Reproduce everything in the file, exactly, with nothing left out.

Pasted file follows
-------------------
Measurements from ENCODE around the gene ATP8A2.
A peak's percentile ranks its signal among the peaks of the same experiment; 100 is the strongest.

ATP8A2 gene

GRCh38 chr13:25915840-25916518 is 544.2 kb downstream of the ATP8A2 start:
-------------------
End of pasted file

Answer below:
Measurements from ENCODE around the gene ATP8A2.
A peak's percentile ranks its signal among the peaks of the same experiment; 100 is the strongest.

ATP8A2 gene

GRCh38 chr13:25915840-25916518 is 544.2 kb downstream of the ATP8A2 start: